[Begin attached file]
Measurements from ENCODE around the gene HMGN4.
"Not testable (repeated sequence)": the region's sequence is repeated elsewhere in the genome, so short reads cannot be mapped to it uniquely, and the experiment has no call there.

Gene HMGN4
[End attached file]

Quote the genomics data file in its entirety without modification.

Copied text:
Measurements from ENCODE around the gene HMGN4.
"Not testable (repeated sequence)": the region's sequence is repeated elsewhere in the genome, so short reads cannot be mapped to it uniquely, and the experiment has no call there.

Gene HMGN4